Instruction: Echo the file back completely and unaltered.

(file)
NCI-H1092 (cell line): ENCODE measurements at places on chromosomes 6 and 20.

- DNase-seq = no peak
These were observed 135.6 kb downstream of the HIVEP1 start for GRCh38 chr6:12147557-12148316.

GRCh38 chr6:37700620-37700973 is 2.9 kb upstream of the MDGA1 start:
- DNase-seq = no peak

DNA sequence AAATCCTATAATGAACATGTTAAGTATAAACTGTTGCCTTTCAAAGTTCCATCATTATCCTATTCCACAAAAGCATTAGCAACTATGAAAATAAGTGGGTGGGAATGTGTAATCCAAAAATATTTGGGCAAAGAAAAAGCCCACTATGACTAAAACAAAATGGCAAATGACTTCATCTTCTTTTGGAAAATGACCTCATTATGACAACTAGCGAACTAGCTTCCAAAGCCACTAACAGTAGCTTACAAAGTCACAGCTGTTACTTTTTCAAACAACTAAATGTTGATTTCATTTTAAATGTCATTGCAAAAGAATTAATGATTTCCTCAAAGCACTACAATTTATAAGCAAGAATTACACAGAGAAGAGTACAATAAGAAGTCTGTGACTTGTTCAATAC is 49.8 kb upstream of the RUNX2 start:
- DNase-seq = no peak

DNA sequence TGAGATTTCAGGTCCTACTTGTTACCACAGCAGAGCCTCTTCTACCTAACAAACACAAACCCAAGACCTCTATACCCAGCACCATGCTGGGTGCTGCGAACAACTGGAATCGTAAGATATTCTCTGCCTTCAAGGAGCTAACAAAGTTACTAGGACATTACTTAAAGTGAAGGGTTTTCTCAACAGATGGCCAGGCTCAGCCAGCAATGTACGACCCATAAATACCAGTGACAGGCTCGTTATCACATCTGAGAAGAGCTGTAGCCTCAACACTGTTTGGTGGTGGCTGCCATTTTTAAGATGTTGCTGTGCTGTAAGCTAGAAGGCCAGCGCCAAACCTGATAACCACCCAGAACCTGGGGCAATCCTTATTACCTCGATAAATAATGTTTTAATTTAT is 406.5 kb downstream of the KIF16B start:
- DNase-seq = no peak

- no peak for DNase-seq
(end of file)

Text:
NCI-H1092 (cell line): ENCODE measurements at places on chromosomes 6 and 20.

- DNase-seq = no peak
These were observed 135.6 kb downstream of the HIVEP1 start for GRCh38 chr6:12147557-12148316.

GRCh38 chr6:37700620-37700973 is 2.9 kb upstream of the MDGA1 start:
- DNase-seq = no peak

DNA sequence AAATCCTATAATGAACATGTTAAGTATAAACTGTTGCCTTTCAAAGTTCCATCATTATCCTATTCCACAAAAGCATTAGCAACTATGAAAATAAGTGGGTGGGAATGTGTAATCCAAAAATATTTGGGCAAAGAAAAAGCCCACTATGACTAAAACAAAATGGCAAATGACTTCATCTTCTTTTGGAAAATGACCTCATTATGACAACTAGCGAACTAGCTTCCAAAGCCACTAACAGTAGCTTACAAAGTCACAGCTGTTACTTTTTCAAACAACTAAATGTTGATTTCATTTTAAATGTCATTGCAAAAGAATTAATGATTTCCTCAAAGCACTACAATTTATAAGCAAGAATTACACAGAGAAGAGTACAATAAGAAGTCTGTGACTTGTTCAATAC is 49.8 kb upstream of the RUNX2 start:
- DNase-seq = no peak

DNA sequence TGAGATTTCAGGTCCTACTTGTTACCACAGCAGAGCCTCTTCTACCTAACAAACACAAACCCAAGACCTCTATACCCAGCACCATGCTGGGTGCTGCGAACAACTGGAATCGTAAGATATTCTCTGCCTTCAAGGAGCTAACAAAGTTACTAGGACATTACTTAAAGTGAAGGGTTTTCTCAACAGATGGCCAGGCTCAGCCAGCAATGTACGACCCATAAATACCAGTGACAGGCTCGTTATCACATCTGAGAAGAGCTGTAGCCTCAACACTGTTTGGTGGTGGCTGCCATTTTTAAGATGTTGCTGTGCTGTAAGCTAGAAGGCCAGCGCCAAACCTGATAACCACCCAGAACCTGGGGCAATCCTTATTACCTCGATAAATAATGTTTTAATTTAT is 406.5 kb downstream of the KIF16B start:
- DNase-seq = no peak

- no peak for DNase-seq